Cage has redefined the entire concept of direction in music, since he has not been particularly interested in where events are going. Rather, he is more intrigued with the moment and with the possibilities of what can happen during that moment. Cage has also thought about music’s purpose, deciding that actually there does not have to be any intent, that sounds alone can be the purpose. He says that “a sound accomplishes nothing; without it life would not last out the instant”( Pritchett, 1996). His aesthetic that everything is music is important, for it opens countless possibilities.
Cage’s ideas have made a generation of composers rethink concepts that were taken too much for granted or were ruled out of musical consideration by previous generations. These concepts have, in fact, furthered music beyond its old boundaries. Many of Cage’s works are famous because of the revolutionary concepts that formed them. The composition for piano that consists of four minutes, thirty-three seconds of silence, 4? 3? , is a case in point. To dismiss the work as a gimmick or as insignificant because it really is not music is to miss the point.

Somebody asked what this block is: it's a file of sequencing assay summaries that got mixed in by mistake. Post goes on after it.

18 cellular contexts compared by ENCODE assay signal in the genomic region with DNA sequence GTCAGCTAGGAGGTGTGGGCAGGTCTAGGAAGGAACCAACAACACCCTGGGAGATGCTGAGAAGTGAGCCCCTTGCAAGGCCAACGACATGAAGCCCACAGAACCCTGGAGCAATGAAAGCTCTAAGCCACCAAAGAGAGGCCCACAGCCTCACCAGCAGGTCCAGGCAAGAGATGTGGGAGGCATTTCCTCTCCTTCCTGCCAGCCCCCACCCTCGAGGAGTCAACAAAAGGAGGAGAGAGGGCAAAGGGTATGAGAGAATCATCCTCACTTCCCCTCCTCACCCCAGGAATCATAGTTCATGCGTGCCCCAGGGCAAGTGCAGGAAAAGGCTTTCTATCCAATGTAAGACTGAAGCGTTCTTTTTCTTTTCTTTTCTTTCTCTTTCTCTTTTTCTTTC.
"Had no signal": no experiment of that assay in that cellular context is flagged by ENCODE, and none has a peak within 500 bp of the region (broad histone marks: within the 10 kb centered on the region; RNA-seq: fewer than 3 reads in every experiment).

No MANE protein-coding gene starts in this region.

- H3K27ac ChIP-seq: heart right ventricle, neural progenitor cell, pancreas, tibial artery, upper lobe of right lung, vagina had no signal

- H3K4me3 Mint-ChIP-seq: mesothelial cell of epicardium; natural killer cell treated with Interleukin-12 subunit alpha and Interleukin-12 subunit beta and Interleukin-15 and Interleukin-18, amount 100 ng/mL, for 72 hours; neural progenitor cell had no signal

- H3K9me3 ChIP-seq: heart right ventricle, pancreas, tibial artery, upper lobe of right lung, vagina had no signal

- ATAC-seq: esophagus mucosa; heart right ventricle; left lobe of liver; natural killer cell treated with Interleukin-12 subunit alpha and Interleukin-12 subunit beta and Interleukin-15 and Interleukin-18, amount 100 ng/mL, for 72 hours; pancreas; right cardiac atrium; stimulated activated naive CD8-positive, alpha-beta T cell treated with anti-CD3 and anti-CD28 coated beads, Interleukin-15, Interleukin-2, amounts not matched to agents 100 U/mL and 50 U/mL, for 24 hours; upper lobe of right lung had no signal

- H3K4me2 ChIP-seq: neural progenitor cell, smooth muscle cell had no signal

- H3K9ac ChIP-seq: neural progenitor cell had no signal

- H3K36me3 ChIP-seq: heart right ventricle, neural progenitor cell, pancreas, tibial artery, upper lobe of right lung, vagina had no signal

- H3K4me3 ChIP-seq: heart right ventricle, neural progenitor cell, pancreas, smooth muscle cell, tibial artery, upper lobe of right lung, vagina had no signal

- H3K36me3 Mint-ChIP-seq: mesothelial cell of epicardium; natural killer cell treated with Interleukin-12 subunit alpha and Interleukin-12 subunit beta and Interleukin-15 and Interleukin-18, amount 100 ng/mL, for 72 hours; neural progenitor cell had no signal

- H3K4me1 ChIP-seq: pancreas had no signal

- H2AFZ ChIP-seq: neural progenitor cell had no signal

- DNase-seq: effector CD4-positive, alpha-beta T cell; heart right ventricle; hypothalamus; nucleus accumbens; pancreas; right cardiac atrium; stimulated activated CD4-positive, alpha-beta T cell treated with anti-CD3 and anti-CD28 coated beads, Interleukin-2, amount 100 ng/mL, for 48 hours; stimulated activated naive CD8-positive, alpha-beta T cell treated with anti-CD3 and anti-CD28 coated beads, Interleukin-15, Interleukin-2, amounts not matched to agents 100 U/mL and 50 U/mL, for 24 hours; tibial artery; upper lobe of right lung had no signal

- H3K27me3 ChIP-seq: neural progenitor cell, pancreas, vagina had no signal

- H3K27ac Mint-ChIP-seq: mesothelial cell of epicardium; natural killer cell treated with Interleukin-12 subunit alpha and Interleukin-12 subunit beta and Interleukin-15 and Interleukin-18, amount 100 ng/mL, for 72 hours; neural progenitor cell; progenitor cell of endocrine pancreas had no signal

Composers have pondered the silences in music in previous ages, but it took Cage to realize that silence itself was an opportunity for a complete work and a complete experience. According to Cage, silence is deciding in favor of sounds that are not intended. And Cage feels that silence has philosophical overtones, for it strikes the foundations of the ego. 4? 33? is a difficult work, for there is so much to hear–nothing–and it is a memorable experience, for it shows a world of multiplicity, something that interests Cage far more than aspects of unity within a particular work (Pritchett, 1996).